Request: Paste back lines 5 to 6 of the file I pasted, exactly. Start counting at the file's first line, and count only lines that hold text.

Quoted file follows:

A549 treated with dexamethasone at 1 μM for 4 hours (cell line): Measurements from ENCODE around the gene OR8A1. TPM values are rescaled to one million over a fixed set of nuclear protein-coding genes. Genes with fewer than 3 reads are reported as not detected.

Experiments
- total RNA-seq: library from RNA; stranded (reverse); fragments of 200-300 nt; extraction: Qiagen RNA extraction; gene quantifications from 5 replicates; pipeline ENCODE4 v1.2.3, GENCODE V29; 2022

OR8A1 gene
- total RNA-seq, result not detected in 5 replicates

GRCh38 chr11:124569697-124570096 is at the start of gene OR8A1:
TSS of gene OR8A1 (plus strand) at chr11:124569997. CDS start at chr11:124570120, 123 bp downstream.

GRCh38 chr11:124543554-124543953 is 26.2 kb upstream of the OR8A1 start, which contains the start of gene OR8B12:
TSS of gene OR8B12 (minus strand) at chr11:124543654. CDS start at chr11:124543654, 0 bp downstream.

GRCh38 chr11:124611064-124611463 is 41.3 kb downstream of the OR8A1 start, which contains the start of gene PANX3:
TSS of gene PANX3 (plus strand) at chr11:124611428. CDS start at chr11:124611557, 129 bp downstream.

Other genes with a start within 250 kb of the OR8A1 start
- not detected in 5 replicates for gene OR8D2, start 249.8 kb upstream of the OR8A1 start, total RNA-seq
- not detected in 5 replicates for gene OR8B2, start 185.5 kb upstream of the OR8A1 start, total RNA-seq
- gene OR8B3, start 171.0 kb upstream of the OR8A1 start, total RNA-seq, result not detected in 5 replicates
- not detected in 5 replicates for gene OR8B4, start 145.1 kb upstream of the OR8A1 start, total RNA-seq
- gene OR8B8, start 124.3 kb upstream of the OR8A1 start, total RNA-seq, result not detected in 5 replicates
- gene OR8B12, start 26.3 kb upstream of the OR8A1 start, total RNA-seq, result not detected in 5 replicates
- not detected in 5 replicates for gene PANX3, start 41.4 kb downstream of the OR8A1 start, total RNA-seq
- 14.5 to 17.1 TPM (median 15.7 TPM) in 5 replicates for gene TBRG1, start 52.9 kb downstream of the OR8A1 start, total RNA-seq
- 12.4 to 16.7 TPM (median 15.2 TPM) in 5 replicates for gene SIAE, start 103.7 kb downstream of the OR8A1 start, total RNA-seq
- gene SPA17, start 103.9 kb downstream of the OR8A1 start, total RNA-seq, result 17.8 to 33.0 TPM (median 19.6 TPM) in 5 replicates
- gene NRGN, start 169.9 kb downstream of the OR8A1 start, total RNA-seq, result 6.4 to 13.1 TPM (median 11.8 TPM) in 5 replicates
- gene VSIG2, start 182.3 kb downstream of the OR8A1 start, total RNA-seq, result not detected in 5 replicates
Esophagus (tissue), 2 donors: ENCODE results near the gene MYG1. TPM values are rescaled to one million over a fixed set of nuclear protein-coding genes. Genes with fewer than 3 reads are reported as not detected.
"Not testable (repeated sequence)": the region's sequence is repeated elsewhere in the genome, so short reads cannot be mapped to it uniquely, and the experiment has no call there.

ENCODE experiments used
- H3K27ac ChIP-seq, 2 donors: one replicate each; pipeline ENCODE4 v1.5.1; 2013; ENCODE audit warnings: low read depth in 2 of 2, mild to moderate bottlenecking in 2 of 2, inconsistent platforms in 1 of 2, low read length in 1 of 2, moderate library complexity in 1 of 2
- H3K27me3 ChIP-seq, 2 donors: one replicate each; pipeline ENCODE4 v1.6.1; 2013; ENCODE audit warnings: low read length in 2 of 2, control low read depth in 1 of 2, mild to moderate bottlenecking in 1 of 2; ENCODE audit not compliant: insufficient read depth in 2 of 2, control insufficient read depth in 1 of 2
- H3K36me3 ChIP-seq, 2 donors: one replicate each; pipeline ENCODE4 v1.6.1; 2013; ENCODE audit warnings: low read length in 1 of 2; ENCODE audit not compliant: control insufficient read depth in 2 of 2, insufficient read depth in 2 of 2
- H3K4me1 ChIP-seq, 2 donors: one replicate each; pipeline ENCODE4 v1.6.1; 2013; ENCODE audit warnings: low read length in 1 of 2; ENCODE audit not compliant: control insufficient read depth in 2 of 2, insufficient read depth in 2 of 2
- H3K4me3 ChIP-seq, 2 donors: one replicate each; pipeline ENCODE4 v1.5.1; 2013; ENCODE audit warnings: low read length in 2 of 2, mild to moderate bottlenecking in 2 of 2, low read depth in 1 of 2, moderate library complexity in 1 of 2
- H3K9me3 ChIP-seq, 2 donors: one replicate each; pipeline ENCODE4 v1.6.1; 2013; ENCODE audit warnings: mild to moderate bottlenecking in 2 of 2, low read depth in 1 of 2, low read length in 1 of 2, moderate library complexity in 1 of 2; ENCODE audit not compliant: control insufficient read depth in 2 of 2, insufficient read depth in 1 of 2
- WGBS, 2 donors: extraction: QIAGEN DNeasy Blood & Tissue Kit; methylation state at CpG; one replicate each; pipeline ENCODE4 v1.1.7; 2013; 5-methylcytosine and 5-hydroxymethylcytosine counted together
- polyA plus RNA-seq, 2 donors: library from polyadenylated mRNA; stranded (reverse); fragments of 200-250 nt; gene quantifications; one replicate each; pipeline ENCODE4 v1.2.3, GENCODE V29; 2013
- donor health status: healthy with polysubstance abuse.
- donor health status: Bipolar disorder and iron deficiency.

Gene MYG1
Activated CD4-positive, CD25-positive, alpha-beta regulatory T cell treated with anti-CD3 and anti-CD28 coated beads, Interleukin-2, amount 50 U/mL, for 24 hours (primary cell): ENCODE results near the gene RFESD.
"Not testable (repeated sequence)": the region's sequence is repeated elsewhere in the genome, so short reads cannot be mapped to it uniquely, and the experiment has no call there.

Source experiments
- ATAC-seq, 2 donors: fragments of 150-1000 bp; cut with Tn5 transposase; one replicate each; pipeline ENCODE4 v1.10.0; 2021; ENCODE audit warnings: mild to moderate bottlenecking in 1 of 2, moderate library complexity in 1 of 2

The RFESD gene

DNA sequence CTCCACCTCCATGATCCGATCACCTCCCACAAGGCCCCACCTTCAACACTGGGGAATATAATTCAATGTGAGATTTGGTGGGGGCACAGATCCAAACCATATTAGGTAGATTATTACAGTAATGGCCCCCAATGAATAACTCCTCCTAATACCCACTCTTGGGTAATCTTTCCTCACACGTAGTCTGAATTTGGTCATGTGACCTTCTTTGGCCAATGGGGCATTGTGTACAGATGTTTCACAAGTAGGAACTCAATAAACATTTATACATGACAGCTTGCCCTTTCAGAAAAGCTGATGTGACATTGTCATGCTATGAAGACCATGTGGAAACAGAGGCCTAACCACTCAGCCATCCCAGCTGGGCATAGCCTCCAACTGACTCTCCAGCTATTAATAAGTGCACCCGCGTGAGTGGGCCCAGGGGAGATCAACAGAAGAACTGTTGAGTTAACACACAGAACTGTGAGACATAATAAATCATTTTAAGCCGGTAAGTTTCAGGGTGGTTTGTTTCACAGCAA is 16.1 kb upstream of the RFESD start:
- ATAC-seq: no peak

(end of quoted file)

- total RNA-seq, result not detected in 5 replicates

GRCh38 chr11:124569697-124570096 is at the start of gene OR8A1: